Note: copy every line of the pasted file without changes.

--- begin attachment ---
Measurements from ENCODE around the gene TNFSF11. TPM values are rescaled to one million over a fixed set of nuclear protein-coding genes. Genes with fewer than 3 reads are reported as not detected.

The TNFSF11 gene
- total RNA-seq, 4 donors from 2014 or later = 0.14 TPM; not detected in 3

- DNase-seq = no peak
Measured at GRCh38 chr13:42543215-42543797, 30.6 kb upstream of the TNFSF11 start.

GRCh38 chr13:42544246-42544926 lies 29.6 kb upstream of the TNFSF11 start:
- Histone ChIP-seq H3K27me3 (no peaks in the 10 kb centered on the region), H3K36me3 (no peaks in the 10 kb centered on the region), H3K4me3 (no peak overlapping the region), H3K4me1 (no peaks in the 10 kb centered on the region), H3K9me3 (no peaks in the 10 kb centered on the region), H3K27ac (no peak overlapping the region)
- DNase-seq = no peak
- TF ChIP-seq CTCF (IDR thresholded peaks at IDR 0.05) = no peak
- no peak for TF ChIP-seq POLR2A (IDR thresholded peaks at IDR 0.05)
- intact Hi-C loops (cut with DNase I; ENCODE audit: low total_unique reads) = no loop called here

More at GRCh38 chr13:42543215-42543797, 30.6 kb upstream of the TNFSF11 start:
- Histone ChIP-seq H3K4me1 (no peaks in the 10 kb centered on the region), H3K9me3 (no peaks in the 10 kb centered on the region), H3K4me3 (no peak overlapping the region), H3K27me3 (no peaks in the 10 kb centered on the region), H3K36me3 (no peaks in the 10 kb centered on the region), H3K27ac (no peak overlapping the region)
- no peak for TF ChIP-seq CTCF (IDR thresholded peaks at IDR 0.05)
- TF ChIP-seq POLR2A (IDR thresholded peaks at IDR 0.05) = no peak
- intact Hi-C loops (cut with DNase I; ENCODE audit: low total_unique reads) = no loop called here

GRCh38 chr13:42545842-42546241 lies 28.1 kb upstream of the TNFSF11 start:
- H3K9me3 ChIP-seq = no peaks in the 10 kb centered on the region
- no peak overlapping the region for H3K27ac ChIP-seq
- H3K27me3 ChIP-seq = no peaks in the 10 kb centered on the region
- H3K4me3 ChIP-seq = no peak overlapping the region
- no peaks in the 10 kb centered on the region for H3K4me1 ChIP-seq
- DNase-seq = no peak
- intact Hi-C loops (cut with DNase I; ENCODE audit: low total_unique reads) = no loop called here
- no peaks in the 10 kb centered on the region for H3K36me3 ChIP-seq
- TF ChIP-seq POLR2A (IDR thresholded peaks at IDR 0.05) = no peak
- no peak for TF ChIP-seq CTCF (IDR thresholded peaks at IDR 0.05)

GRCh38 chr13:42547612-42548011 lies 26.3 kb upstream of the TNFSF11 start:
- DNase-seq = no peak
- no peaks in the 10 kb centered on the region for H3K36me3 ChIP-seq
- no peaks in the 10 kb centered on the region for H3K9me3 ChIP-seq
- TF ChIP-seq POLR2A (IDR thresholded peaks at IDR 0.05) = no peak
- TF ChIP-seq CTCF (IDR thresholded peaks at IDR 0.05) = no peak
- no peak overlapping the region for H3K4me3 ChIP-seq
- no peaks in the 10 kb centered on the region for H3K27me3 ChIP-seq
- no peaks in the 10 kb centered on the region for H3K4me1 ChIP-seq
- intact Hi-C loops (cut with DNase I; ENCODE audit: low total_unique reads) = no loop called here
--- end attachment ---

Measurements from ENCODE around the gene TNFSF11. TPM values are rescaled to one million over a fixed set of nuclear protein-coding genes. Genes with fewer than 3 reads are reported as not detected.

The TNFSF11 gene
- total RNA-seq, 4 donors from 2014 or later = 0.14 TPM; not detected in 3

- DNase-seq = no peak
Measured at GRCh38 chr13:42543215-42543797, 30.6 kb upstream of the TNFSF11 start.

GRCh38 chr13:42544246-42544926 lies 29.6 kb upstream of the TNFSF11 start:
- Histone ChIP-seq H3K27me3 (no peaks in the 10 kb centered on the region), H3K36me3 (no peaks in the 10 kb centered on the region), H3K4me3 (no peak overlapping the region), H3K4me1 (no peaks in the 10 kb centered on the region), H3K9me3 (no peaks in the 10 kb centered on the region), H3K27ac (no peak overlapping the region)
- DNase-seq = no peak
- TF ChIP-seq CTCF (IDR thresholded peaks at IDR 0.05) = no peak
- no peak for TF ChIP-seq POLR2A (IDR thresholded peaks at IDR 0.05)
- intact Hi-C loops (cut with DNase I; ENCODE audit: low total_unique reads) = no loop called here

More at GRCh38 chr13:42543215-42543797, 30.6 kb upstream of the TNFSF11 start:
- Histone ChIP-seq H3K4me1 (no peaks in the 10 kb centered on the region), H3K9me3 (no peaks in the 10 kb centered on the region), H3K4me3 (no peak overlapping the region), H3K27me3 (no peaks in the 10 kb centered on the region), H3K36me3 (no peaks in the 10 kb centered on the region), H3K27ac (no peak overlapping the region)
- no peak for TF ChIP-seq CTCF (IDR thresholded peaks at IDR 0.05)
- TF ChIP-seq POLR2A (IDR thresholded peaks at IDR 0.05) = no peak
- intact Hi-C loops (cut with DNase I; ENCODE audit: low total_unique reads) = no loop called here

GRCh38 chr13:42545842-42546241 lies 28.1 kb upstream of the TNFSF11 start:
- H3K9me3 ChIP-seq = no peaks in the 10 kb centered on the region
- no peak overlapping the region for H3K27ac ChIP-seq
- H3K27me3 ChIP-seq = no peaks in the 10 kb centered on the region
- H3K4me3 ChIP-seq = no peak overlapping the region
- no peaks in the 10 kb centered on the region for H3K4me1 ChIP-seq
- DNase-seq = no peak
- intact Hi-C loops (cut with DNase I; ENCODE audit: low total_unique reads) = no loop called here
- no peaks in the 10 kb centered on the region for H3K36me3 ChIP-seq
- TF ChIP-seq POLR2A (IDR thresholded peaks at IDR 0.05) = no peak
- no peak for TF ChIP-seq CTCF (IDR thresholded peaks at IDR 0.05)

GRCh38 chr13:42547612-42548011 lies 26.3 kb upstream of the TNFSF11 start:
- DNase-seq = no peak
- no peaks in the 10 kb centered on the region for H3K36me3 ChIP-seq
- no peaks in the 10 kb centered on the region for H3K9me3 ChIP-seq
- TF ChIP-seq POLR2A (IDR thresholded peaks at IDR 0.05) = no peak
- TF ChIP-seq CTCF (IDR thresholded peaks at IDR 0.05) = no peak
- no peak overlapping the region for H3K4me3 ChIP-seq
- no peaks in the 10 kb centered on the region for H3K27me3 ChIP-seq
- no peaks in the 10 kb centered on the region for H3K4me1 ChIP-seq
- intact Hi-C loops (cut with DNase I; ENCODE audit: low total_unique reads) = no loop called here